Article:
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Description:

Vote-tabulation audits can be used to collect evidence that the set of winners of an election (the outcome) according to the machine count is correct — that it agrees with the outcome that a full hand count of the audit trail would show. The strength of evidence is measured by the p-value of the hypothesis that the machine outcome is wrong. Smal...

Vote-tabulation audits can be used to collect evidence that the set of winners of an election (the outcome) according to the machine count is correct — that it agrees with the outcome that a full hand count of the audit trail would show. The strength of evidence is measured by the p-value of the hypothesis that the machine outcome is wrong. Smaller p-values are stronger evidence that the outcome is correct. Most states that have election audits of any kind require audit samples stratified by county for contests that cross county lines. Previous work on p-values for stratified samples based on the largest weighted overstatement of the margin used upper bounds that can be quite weak. Sharper p-values can be found by solving a 0-1 knapsack problem. For example, the 2006 U.S. Senate race in Minnesota was audited using a stratified sample of 2–8 precincts from each of 87 counties, 202 precincts in all. Earlier work (Stark 2008b) found that the p-value was no larger than 0.042. We show that it is no larger than 0.016: much stronger evidence that the machine outcome was correct. We also give algorithms for choosing how many batches to draw from each stratum to reduce the counting burden. In the 2006 Minnesota race, a stratified sample about half as large — 109 Minimize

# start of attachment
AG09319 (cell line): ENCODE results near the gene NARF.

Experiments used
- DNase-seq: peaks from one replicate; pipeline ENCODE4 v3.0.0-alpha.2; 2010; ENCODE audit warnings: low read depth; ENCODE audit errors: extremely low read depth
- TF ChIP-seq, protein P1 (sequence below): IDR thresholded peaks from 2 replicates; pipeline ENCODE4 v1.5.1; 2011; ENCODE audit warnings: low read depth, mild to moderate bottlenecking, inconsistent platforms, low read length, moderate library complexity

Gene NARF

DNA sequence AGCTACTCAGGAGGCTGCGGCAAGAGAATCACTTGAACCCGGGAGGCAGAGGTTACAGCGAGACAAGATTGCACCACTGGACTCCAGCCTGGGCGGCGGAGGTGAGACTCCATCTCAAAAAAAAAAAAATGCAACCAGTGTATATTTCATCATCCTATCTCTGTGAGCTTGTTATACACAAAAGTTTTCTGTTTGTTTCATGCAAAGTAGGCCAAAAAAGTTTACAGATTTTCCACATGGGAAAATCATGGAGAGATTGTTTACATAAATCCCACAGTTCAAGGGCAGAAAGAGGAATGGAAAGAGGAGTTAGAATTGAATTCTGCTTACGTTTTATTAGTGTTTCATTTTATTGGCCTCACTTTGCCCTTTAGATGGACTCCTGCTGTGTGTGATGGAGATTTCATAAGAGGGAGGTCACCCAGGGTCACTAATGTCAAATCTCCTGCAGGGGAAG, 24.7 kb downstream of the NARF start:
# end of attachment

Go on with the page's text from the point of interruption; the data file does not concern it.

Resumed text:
Contributors:

The Pennsylvania State University CiteSeerX Archives

Year of Publication:

2013-10-10

Source:

http://www.stat.berkeley.edu/~mjh4646/Papers/optStrat11.pdf